Hell, Amazon Prime subscribers get HBO content, which is a move that would have seemed impossible a year ago, and is a major coup for the company. During E3, your Prime subscription suddenly came with a music streaming service.
The phone is selling you a product, and the product is shopping itself
Amazon has been making serious hires for its gaming division, including Kim Swift, Clint Hocking and Halo writer Erik Nylund. The Amazon Fire TV console has a special controller for gaming. Amazon already sells an incredible number of games online, and can ship you the physical product or just deliver a download code.
I purchased Titanfall on the PC through an Amazon sale and put the Origin code into my PC and downloaded the game. There didn't need to be a middle-person in that transaction, but Amazon was offering the game at a much lower price than EA, even though EA was selling the product directly to the player.
With this phone you could go into a GameStop, show the phone a game's cover, and buy it from Amazon if they have a better price. You could see a better price online, buy the game from Amazon, get the code, and begin the download remotely if you have the necessary apps all lined up. In this scenario Amazon has shoved itself between the gaming retailer and the customer, and there's not a damned thing GameStop can do to fight back.
Well, other than making sure the prices are already lower than Amazon, but that's a losing fight for a brick and mortar store that has to pay for its own overhead and requires a profit. Video games are just as important as movies, television and music for any company that is trying to control how we consume our content, and Amazon is already laying the ground work to move into that neighborhood. Hell, it already has a nice set of condos in that area.
You can't talk about the business of games without talking about how and where those games are sold, and that conversation is impossible without bringing up Amazon.
Amazon is coming for you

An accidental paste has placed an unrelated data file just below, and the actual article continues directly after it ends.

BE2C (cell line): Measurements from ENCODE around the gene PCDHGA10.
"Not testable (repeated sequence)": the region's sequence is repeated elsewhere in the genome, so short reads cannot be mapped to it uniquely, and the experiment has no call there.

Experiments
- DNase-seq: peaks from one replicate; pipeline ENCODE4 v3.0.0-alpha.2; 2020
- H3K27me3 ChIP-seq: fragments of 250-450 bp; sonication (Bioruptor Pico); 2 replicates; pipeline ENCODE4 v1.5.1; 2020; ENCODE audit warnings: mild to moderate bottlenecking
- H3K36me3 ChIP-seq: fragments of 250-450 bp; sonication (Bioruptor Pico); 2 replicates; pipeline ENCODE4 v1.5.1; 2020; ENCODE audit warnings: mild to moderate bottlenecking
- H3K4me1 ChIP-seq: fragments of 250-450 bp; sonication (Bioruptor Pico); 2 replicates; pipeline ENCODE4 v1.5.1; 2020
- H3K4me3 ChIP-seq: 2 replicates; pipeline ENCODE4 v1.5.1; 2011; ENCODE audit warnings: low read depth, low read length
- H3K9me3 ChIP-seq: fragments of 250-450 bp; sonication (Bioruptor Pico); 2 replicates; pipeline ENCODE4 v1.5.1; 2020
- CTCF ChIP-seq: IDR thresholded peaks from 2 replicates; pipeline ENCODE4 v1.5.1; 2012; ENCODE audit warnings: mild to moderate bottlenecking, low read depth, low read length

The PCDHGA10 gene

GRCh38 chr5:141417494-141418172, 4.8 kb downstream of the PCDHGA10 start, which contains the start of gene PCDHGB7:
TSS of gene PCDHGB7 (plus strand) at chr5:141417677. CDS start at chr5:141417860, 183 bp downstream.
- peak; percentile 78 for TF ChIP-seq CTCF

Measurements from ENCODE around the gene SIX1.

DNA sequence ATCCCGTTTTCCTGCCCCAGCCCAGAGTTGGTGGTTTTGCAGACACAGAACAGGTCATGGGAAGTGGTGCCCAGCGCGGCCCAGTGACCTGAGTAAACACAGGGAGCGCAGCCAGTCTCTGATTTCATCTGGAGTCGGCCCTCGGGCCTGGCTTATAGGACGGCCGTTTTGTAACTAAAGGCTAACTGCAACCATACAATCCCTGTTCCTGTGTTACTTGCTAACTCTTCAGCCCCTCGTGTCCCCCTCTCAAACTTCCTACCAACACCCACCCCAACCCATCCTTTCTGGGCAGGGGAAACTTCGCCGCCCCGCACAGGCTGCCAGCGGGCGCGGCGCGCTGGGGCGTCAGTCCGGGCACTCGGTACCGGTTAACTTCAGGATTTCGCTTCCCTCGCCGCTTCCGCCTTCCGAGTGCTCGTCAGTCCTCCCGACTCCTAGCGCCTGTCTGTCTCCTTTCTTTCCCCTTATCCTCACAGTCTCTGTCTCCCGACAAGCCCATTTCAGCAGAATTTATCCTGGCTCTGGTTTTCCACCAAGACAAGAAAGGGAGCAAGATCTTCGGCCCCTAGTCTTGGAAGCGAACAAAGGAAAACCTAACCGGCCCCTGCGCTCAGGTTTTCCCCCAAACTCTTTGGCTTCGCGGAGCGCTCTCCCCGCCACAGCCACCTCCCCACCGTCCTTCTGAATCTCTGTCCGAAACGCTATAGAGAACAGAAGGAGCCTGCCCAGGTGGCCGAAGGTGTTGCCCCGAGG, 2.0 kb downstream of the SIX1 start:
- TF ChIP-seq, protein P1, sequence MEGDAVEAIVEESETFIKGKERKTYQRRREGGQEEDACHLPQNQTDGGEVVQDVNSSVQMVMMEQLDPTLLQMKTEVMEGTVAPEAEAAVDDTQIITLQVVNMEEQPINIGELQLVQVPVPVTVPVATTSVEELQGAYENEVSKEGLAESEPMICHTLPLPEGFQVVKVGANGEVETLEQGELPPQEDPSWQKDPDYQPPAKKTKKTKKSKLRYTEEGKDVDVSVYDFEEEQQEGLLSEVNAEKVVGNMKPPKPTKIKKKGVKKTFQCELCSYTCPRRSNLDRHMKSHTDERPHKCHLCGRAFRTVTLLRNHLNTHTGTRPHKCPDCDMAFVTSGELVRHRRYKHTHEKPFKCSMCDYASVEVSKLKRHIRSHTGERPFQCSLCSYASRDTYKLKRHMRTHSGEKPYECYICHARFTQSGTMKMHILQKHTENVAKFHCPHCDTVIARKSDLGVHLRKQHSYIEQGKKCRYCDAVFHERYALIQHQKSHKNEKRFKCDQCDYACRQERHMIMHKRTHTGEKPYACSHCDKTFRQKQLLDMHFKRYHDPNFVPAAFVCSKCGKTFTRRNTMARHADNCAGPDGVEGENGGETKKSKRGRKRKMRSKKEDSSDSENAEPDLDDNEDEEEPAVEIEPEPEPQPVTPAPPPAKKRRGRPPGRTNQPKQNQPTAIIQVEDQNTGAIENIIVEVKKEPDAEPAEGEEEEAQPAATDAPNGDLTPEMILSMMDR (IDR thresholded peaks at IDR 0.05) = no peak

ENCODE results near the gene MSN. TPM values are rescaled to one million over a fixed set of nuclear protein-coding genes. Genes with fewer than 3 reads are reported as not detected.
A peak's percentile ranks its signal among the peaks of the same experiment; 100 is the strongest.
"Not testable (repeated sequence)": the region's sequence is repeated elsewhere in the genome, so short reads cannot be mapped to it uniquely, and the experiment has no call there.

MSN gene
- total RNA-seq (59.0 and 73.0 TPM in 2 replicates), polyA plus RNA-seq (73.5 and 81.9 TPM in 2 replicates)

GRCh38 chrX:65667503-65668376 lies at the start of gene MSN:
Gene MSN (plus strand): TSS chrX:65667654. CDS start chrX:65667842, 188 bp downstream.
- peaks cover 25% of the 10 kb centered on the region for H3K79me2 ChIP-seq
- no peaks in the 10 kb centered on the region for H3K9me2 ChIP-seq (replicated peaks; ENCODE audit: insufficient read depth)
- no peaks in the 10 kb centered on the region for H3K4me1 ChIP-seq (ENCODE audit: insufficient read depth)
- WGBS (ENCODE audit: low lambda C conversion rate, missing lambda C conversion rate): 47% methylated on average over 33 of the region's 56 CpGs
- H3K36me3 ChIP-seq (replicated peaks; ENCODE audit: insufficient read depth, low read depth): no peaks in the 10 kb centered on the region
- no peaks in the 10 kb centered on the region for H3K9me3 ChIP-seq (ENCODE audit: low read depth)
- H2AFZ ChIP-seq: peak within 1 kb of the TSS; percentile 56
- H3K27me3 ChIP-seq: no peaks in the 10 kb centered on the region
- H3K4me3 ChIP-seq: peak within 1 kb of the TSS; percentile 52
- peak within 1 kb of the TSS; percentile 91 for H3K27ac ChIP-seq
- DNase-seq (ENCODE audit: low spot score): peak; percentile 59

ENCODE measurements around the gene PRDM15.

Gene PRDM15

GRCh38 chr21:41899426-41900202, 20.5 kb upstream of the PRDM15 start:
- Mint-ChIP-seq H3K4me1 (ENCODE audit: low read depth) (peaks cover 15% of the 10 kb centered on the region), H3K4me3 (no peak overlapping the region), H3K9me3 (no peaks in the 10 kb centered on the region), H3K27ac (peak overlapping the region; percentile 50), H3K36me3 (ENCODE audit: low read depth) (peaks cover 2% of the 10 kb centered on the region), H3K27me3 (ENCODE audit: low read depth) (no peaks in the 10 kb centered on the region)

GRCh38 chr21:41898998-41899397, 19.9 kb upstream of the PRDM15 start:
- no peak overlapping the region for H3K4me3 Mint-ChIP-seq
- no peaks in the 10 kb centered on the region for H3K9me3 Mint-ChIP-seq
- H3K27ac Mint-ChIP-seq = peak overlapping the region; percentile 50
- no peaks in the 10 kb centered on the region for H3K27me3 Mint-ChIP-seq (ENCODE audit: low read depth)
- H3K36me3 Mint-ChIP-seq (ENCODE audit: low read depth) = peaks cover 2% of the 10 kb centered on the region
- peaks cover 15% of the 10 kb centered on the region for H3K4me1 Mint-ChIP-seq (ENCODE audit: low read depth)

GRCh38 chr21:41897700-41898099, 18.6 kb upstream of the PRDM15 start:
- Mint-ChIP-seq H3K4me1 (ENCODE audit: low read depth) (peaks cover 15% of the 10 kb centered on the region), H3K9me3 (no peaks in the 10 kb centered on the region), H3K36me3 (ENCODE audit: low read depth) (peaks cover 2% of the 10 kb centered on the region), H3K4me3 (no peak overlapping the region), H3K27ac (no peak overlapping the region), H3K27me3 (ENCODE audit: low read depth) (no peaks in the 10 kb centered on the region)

There is no business that sells a product or any type of content that shouldn't be scared of Amazon right now. The company has the guts, cash and lack of care for profits necessary to come into nearly anything it wants and move in. If you fight Amazon, it will fight back. And now it has a phone that acts as an amazing sort of middle finger to every brick and mortar store in the country.
If you have this phone, no matter where you go, you are an Amazon customer. Everyone else is just a showroom.
If you sell anything, anything at all, you should go to bed asking yourself what you would do if Amazon moved in, sat down and fought you without needing to make a profit in the short- to medium term. How are you going to handle customers bringing this portable Amazon device to your store?
Amazon has its fingers everywhere and doesn't need to turn a profit anywhere
Gaming is a notoriously hard business in which to turn a profit in the best of times. Microsoft's biggest driver of revenue is enterprise software. Sony's is insurance. You could wipe out the gaming business of both companies and it would be like popping a zit on its face. This is why Nintendo is in a hard spot when it loses money: The company is ONLY games. That's a rough place to be when your competitors have so many evergreen businesses subsidizing gaming.
Amazon, on the other hand, has its fingers everywhere and doesn't need to turn a profit anywhere. People running sane businesses must see it like a publicly-traded White Walker: A force that moves across the land, taking whatever it wants, that can't be killed by convention weapons.
And now it has a phone.
Amazon wants you to pay $200 and sign a two-year contract so it can sell you everything through its services. A few people, myself included, thought the phone might be given away to people willing to switch in order to entice people to buy more through Amazon, but why not see if they can charge for it? The gift shop is open, and you have to pay to get in.